Woda Cooper launches Nags Head housing complex and faces tough questions from City Commissioners
By Michael Wagner | Voices of the Outer Banks November 3, 2022
A representative for property developer Woda Cooper made the case for the construction of a 54-unit affordable housing complex called “Commons of Nags Head” during a presentation at the Nov. 2 meeting of Nags Chief Commissioners. The resort, proposed at the corner of Hollowell Street and US 158 across from Jockey’s Ridge State Park, faced community opposition and was placed under a construction moratorium approved by the city commissioners.
Woda Cooper is partnering with Dare County to build a total of 100 workforce housing units, both at Nags Head and the county-owned site on Bowsertown Road on Roanoke Island.
The presentation by Woda Cooper Senior Vice President Denis Blackburne marks the first time the company has formally appeared before Nags’ Chief Commissioners regarding the project.
However, community pushback, along with complaints this summer from residents near a new pizzeria, led commissioners last month to issue a 150-day development moratorium in the town’s historic character area which includes the 4.7 acre parcel of Hollowell Street. The moratorium, staff said, will allow the municipality to review its zoning ordinances.
Blackburne told commissioners at the meeting that his company had a strong reputation. “When we enter a community, we like to stay in that community,” he said, adding that the proposal includes three buildings that will be spread across the site and have just over 100 parking spaces.
Woda Cooper, he said, has built and now manages his more than 400 properties in 16 different states, representing a management of approximately 16,000 units. Blackburne told commissioners that the Woda Cooper developments – which are reserved for those earning between 40, 60 and 80% of the average area income (AMI) – are often used by teachers, school support staff, the hospital staff, entry-level police and firefighters, local government employees, and “of course in this particular community, the hospitality industry.”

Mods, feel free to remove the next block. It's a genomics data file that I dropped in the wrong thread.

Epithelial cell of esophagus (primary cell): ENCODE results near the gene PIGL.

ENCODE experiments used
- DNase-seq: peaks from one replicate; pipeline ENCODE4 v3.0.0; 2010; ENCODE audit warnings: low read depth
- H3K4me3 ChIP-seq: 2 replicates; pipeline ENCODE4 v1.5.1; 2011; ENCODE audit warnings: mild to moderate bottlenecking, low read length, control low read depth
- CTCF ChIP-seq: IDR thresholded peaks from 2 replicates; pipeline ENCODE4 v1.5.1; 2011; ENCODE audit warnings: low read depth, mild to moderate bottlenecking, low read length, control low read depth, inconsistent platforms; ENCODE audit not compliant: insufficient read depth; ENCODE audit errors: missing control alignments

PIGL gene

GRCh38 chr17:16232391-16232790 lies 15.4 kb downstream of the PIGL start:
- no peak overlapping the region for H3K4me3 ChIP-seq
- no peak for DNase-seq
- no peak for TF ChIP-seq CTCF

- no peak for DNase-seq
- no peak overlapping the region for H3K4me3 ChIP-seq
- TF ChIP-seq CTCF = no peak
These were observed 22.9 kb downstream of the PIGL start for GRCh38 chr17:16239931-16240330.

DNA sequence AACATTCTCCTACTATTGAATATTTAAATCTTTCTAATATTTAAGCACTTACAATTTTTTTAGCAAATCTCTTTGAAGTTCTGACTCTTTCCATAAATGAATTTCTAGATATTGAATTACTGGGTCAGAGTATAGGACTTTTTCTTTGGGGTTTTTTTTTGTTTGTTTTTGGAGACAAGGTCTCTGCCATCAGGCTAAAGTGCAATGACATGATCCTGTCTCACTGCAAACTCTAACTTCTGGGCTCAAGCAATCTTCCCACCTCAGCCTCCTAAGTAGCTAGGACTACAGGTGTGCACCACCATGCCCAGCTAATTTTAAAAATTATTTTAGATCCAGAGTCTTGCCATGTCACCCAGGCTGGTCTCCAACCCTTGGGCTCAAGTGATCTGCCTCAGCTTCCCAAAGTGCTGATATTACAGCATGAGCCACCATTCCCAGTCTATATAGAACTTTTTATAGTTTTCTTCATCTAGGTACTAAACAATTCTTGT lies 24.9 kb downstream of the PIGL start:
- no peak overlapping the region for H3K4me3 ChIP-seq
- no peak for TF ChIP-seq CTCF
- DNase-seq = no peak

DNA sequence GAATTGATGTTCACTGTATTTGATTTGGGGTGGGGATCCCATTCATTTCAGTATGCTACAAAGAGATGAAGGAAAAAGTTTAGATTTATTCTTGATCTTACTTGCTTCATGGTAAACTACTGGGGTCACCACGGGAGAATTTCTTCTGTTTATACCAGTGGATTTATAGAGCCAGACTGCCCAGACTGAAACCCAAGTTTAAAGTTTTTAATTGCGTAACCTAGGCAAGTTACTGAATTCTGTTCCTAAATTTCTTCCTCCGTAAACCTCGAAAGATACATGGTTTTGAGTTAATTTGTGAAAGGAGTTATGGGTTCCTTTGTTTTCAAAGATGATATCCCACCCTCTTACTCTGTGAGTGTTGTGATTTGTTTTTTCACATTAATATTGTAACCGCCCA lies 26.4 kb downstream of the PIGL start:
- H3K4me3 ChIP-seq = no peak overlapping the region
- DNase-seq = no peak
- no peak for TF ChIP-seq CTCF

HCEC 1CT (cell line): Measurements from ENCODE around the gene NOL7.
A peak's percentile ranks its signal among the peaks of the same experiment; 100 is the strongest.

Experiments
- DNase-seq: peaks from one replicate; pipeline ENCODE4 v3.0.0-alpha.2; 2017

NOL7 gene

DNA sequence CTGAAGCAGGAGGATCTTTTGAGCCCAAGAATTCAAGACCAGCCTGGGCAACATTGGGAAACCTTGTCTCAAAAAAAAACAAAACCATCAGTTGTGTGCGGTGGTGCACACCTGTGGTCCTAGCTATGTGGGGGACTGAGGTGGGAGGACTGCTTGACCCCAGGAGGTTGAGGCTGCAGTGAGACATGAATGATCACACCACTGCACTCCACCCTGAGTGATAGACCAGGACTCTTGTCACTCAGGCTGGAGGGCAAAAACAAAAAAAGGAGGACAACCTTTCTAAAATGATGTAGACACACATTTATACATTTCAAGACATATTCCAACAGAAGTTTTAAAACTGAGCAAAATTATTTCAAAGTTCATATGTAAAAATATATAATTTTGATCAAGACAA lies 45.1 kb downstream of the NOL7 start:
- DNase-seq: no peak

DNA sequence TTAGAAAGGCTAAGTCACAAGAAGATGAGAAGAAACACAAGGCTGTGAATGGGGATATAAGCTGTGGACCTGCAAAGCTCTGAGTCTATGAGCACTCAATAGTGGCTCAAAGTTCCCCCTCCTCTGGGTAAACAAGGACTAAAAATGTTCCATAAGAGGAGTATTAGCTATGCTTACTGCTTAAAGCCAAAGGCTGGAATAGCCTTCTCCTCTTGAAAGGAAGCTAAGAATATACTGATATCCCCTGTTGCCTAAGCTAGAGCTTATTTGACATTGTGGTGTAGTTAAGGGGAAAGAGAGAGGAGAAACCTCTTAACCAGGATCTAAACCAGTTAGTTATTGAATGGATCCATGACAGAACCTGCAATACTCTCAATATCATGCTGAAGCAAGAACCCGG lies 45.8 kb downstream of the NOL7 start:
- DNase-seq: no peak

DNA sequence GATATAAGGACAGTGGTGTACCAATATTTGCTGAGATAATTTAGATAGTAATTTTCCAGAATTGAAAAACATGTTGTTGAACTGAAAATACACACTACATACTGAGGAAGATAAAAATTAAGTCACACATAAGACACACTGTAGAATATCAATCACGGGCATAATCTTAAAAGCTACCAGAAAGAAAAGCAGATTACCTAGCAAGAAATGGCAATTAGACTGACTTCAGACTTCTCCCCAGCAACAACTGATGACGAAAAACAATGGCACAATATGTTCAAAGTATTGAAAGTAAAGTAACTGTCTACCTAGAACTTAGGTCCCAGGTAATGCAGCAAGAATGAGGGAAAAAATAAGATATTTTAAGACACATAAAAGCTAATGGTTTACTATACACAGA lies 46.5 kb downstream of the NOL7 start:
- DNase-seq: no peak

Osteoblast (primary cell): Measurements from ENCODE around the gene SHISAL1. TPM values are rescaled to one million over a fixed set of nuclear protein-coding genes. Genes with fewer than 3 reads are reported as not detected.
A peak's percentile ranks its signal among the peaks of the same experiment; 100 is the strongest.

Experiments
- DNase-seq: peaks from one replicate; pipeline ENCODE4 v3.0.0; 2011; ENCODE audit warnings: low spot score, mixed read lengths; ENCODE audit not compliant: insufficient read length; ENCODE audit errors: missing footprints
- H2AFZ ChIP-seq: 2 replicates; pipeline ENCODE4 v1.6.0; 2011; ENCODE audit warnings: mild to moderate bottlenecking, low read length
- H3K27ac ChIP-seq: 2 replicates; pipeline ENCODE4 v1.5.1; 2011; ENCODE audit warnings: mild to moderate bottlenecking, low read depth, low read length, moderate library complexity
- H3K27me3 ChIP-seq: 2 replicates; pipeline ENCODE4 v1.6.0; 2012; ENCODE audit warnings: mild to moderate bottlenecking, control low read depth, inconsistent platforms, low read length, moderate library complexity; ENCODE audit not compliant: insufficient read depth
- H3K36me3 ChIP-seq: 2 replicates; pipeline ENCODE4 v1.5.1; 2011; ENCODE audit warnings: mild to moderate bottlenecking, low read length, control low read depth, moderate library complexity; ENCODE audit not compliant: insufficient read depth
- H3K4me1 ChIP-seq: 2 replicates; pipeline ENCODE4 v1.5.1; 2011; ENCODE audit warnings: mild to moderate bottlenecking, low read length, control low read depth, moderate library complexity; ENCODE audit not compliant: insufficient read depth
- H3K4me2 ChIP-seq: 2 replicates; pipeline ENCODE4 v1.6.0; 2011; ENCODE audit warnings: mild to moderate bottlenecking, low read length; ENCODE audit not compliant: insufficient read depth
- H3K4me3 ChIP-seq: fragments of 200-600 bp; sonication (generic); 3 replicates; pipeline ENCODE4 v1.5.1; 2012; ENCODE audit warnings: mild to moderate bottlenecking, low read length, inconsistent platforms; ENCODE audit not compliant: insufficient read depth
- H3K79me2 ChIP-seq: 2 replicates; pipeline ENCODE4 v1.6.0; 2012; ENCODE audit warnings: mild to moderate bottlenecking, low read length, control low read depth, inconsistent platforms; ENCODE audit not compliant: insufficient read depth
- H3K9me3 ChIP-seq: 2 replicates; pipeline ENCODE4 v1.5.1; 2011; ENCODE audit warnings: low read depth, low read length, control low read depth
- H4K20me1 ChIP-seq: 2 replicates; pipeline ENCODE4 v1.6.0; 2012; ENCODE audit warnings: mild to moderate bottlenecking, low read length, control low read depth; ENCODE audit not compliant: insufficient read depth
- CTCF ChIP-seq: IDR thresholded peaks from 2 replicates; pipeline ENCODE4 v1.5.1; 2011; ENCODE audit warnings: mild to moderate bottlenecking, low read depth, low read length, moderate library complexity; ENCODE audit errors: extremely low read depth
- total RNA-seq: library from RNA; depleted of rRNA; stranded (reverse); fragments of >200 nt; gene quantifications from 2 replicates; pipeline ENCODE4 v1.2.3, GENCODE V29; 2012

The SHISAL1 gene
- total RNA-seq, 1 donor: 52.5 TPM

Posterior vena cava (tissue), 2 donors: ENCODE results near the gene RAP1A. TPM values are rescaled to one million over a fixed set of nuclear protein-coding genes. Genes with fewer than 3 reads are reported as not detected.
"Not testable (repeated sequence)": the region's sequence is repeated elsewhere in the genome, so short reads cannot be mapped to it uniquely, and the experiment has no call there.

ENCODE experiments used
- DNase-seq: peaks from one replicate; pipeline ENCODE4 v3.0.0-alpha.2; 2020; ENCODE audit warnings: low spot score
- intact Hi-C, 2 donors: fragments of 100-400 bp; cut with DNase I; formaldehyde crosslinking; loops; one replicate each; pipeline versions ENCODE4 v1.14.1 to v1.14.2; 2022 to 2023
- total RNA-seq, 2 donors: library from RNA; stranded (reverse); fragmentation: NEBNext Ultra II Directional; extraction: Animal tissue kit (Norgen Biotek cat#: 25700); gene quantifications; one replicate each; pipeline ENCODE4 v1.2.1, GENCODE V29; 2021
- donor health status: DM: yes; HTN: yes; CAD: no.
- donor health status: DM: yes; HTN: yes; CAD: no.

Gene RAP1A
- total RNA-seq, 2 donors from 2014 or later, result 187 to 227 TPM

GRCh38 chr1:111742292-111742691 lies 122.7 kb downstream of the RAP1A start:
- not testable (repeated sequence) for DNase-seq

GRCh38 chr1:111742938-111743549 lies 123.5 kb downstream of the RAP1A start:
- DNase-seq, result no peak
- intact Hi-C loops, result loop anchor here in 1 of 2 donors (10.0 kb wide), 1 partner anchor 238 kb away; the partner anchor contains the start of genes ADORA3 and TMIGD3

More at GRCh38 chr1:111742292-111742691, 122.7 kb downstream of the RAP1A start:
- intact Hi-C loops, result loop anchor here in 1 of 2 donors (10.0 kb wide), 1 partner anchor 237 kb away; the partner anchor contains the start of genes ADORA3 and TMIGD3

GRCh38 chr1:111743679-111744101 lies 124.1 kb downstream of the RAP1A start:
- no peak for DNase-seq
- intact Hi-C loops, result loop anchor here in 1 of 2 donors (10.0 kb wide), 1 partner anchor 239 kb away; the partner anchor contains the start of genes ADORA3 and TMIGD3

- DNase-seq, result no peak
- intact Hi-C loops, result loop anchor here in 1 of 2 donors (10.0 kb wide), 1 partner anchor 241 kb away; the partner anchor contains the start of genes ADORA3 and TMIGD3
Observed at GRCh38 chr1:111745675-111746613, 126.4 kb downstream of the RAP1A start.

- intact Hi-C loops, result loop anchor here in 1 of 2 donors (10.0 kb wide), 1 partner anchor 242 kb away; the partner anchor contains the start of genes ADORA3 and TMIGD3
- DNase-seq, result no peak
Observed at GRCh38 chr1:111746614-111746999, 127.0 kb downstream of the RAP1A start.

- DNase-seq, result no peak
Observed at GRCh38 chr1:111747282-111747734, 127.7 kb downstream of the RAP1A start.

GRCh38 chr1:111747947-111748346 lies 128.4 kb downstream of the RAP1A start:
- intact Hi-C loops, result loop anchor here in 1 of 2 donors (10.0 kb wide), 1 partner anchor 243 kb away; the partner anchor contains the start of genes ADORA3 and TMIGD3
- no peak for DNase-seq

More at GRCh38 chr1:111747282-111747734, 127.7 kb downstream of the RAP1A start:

He also pointed out that there is no age limit and that many older people also move into Woda Cooper properties.
Blackburne’s presentation, however, came about a week after staff from the town of Nags Head issued a report Oct. 25 to commissioners outlining the project and noting that the salaries of most town employees, including junior police officers and firefighters, are too high to meet income limits. live in the complex. Additionally, the report indicates that many teachers as well as a good segment of healthcare workers would also not qualify under the current AMI calculations. The report noted that “…many employees in the identified sectors are earning salaries in excess of established income ceilings for the proposed project.”
“A primary source of funding for the project would be the use of Low Income Housing Tax Credits (LIHTC),” the report said, noting that the project is a private development that would use a variety of government grants. “Many LIHTC projects are occupied or targeted by older populations who have left the workforce.”
The report went on to highlight that the LIHTC is designed to encourage projects that cater to low-income segments of the community. “This project can provide housing for certain sectors of the workforce; however, because it relies on the LIHTC as a major source of funding…it may not address many of the “essential” sectors identified by the county, including government, health care, and education.
Asked about his response to the report, Blackburne said he had not had a chance to review it and would like to do so before responding.
For his part, the Mayor of Nags Head, Pro Tem Mike Siers, said: “I would like you to have the opportunity to read [the report] and tell me if you think it’s sustainable… I want a better understanding, and I’m sure there are people in the community who want to understand how this is going to work and how it’s going to help our restaurants, our first stakeholders and our workers.
Commissioner Kevin Brinkley said that in addition to rookie police officers in Nags Head, rookie police officers in Kill Devil Hills, Kitty Hawk, Southern Shores and Duck all earned more than the AMI’s 80% threshold.
“Two teachers with a starting salary of $41,000 and a bachelor’s degree…couldn’t live there,” he said. “Be transparent about it. The transparency is not there. Our fellow citizens think we are turning our backs on affordable housing, and that is not the case.
He concluded by stating that “you said it at the last meeting, and you said it at this meeting, that quite a few elders [reside in Woda Cooper units]. Seniors also need a good place to stay. But how will this help our workforce? It’s not.”
In addition to the Woda Cooper projects, to which the county has committed a maximum of $9 million, it has also partnered with Coastal Affordable Housing, a North Carolina-based consortium that plans to build 350 to 400 affordable housing units in the county. . The state has committed $35 million to this venture. But so far no site has been secured for these units.